The vigil ended by everybody laying tea candles on a rectangular barbecue called Manghal, which is an Armenian invention style barbecue. Candles in the color of the Armenian flag (red, blue and orange) were placed in front of an Armenian ornamental cross.

The martyrs died without having a burial in a cemetery. Many were just thrown in the Euphrates River, Lake Van, or the Black Sea, and many were burned alive in the churches, fighting for their faith.

As a result of the Armenian Genocide, Armenians scattered all over the world, with no physical cemetery in Armenia or anywhere in the world. Now it falls on the shoulders of Armenians to carry with them the memorial of those innocent fallen souls. And on the night of the candlelight vigil, when we are lighting candles, we are symbolically making a mobile cemetery where their souls can rest. As they are now sanctified martyrs, their prayers can bring peace to the world.

The candlelight vigil isn’t just a ceremony for those who are old enough to be affected by the genocide, but also for the youth and children, who stayed till the end. It’s a sad history, the darkest pages in human history, but as we light candles we plant a hopeful seed within us.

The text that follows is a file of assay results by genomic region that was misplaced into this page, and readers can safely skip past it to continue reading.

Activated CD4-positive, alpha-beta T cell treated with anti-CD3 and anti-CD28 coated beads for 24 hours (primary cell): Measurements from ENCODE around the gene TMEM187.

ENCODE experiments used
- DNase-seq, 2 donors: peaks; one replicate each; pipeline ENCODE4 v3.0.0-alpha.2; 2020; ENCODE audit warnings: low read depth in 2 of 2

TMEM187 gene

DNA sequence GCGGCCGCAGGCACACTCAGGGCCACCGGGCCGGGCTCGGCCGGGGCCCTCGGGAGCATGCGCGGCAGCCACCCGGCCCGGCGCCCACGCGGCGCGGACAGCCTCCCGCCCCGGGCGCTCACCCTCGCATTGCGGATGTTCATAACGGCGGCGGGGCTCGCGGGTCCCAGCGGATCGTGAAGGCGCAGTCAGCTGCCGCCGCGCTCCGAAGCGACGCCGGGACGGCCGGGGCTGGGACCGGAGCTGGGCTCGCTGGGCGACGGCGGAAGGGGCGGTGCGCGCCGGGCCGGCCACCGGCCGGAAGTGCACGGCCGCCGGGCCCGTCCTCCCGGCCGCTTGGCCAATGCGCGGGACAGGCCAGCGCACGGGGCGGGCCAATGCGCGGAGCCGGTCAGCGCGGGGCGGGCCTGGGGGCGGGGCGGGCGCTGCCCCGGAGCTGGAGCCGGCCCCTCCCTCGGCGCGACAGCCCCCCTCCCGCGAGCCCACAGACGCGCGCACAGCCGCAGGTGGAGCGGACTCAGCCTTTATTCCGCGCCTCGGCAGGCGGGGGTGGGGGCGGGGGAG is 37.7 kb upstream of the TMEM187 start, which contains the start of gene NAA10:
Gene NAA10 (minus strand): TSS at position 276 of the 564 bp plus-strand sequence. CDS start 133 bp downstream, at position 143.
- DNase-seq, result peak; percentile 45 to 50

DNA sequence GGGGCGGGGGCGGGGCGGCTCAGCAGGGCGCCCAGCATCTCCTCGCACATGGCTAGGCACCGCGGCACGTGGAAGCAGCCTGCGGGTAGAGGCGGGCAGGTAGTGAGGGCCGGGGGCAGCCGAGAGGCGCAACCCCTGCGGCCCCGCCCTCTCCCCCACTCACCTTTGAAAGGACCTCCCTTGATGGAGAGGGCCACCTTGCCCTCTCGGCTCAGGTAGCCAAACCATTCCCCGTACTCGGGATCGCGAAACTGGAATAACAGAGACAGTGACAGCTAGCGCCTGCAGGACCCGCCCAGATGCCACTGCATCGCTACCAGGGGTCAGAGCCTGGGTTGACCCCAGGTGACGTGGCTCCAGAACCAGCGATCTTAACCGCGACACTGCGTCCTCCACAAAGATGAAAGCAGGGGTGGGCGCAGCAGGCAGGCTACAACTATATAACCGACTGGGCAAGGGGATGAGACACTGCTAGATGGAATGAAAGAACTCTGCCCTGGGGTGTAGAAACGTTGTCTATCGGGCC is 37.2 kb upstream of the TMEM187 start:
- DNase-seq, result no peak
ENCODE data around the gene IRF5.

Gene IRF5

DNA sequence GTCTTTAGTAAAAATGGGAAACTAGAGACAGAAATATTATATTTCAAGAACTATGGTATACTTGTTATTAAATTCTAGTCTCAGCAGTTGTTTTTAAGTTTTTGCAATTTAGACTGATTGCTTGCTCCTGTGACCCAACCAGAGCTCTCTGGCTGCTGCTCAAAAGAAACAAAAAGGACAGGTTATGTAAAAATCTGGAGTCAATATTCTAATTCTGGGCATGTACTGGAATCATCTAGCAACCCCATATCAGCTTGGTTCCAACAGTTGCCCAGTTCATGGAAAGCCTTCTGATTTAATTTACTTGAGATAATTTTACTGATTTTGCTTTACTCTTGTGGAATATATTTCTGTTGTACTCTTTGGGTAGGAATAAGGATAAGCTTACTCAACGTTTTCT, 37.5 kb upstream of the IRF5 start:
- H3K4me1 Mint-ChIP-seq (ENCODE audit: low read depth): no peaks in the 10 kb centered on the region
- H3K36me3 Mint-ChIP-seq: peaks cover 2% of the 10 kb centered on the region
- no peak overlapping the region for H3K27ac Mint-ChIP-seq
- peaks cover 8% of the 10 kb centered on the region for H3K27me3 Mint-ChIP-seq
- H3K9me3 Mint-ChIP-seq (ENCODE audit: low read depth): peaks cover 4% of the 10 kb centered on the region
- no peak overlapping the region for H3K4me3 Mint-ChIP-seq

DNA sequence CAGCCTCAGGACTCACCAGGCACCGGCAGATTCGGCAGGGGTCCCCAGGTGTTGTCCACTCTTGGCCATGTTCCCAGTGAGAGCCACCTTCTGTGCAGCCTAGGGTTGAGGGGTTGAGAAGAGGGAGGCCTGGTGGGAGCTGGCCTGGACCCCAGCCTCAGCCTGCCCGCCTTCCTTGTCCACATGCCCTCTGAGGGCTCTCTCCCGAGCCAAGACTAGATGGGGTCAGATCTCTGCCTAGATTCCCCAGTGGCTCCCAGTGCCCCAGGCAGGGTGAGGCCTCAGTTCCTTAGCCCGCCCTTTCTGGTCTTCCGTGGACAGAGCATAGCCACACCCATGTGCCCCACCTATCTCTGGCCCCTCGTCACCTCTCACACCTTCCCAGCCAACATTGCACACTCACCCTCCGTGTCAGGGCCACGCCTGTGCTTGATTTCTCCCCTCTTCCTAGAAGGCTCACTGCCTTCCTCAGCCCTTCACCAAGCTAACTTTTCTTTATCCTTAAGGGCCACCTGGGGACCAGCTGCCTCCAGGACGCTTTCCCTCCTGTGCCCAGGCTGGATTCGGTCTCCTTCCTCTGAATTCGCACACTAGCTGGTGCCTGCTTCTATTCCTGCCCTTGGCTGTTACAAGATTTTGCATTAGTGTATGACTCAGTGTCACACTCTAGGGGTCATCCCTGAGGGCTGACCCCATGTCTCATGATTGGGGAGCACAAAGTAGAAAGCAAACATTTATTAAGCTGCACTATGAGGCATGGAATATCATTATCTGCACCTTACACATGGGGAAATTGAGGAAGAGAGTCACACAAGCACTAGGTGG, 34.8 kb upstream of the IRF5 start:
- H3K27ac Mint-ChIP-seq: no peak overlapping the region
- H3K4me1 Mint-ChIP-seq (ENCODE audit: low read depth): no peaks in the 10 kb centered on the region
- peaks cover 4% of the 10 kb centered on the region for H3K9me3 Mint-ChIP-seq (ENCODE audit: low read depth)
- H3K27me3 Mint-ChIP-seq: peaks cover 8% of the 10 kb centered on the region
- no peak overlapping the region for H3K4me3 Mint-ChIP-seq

It’s important that the flag of Armenia’s Artsakh Republic was the main attraction at the vigil draped on the city’s wall, and there is Artsakh Avenue, a small two blocks in Glendale recognizing the local community of Armenians. On the flag was written “We are Artsakh”. Artsakh is endangered by the constant border attacks by Azerbaijani Turks, forcing Armenians to withdraw from our sacred sovereign ancestral territory. It matters that Armenians still have Artsakh and we can raise its flag.

What matters during the night of the vigil is not the long-term recognition of the genocide but that we can raise Armenia’s flag along with the U.S. flag. With Armenia’s and Artsakh’s flags draped on the cars’ hoods or attached to the antennas, we can cruise around in Glendale expressing our cultural identity to the city of Glendale while safely driving and honking our horns, letting the world know we are Armenians.

There are few remaining survivors since the Armenian Genocide was over a century old. We are here representing the descendants from the survivors.

Thereafter, what matters is that Oct. 29, 2019, the U.S. Congress almost unanimously recognized the Armenian Genocide and Dec. 12. 2019 the US Congress did so unanimously.

This was last year! This year we were alone at home, yet our hearts were together with our martyrs, as our prayers are private so was our commemoration. The Armenian American community instead of candlelight vigil and marches raised funds and donated five million meals in support of Feeding America, in the memory of our 1.5 million sanctified martyrs. Tony Robbins will match the fundraising to make twice the impact.

What matters is that in our candlelight vigil we pray silently for our sanctified martyrs’ voices to be heard. We light a candle to bring light to this darkened world, for justice to be served and for there be peace on this Earth.

Rachel Melikian is the former GCC Woman of the Year